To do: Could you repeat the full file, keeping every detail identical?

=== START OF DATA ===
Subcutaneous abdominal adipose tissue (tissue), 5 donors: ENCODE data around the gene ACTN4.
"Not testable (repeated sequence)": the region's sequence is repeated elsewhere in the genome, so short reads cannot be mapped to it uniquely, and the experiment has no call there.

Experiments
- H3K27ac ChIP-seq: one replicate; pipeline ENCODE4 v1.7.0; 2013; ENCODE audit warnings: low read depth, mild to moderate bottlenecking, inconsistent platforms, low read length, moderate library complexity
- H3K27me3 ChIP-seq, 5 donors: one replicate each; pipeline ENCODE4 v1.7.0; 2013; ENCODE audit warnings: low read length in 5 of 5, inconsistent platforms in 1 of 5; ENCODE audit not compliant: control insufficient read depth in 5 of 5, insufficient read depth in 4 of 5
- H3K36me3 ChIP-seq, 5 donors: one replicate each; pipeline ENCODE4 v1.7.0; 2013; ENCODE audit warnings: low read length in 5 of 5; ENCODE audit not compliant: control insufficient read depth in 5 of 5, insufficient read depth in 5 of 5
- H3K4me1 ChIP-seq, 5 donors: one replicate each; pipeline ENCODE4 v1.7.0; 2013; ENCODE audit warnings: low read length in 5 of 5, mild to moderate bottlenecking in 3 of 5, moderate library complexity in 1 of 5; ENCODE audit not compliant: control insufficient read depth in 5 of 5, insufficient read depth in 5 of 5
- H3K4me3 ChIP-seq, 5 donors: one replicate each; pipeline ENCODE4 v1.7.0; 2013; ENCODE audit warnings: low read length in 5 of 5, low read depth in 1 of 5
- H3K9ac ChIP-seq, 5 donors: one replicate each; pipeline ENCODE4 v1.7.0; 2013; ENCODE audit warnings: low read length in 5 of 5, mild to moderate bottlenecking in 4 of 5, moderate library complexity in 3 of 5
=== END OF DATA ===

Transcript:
Subcutaneous abdominal adipose tissue (tissue), 5 donors: ENCODE data around the gene ACTN4.
"Not testable (repeated sequence)": the region's sequence is repeated elsewhere in the genome, so short reads cannot be mapped to it uniquely, and the experiment has no call there.

Experiments
- H3K27ac ChIP-seq: one replicate; pipeline ENCODE4 v1.7.0; 2013; ENCODE audit warnings: low read depth, mild to moderate bottlenecking, inconsistent platforms, low read length, moderate library complexity
- H3K27me3 ChIP-seq, 5 donors: one replicate each; pipeline ENCODE4 v1.7.0; 2013; ENCODE audit warnings: low read length in 5 of 5, inconsistent platforms in 1 of 5; ENCODE audit not compliant: control insufficient read depth in 5 of 5, insufficient read depth in 4 of 5
- H3K36me3 ChIP-seq, 5 donors: one replicate each; pipeline ENCODE4 v1.7.0; 2013; ENCODE audit warnings: low read length in 5 of 5; ENCODE audit not compliant: control insufficient read depth in 5 of 5, insufficient read depth in 5 of 5
- H3K4me1 ChIP-seq, 5 donors: one replicate each; pipeline ENCODE4 v1.7.0; 2013; ENCODE audit warnings: low read length in 5 of 5, mild to moderate bottlenecking in 3 of 5, moderate library complexity in 1 of 5; ENCODE audit not compliant: control insufficient read depth in 5 of 5, insufficient read depth in 5 of 5
- H3K4me3 ChIP-seq, 5 donors: one replicate each; pipeline ENCODE4 v1.7.0; 2013; ENCODE audit warnings: low read length in 5 of 5, low read depth in 1 of 5
- H3K9ac ChIP-seq, 5 donors: one replicate each; pipeline ENCODE4 v1.7.0; 2013; ENCODE audit warnings: low read length in 5 of 5, mild to moderate bottlenecking in 4 of 5, moderate library complexity in 3 of 5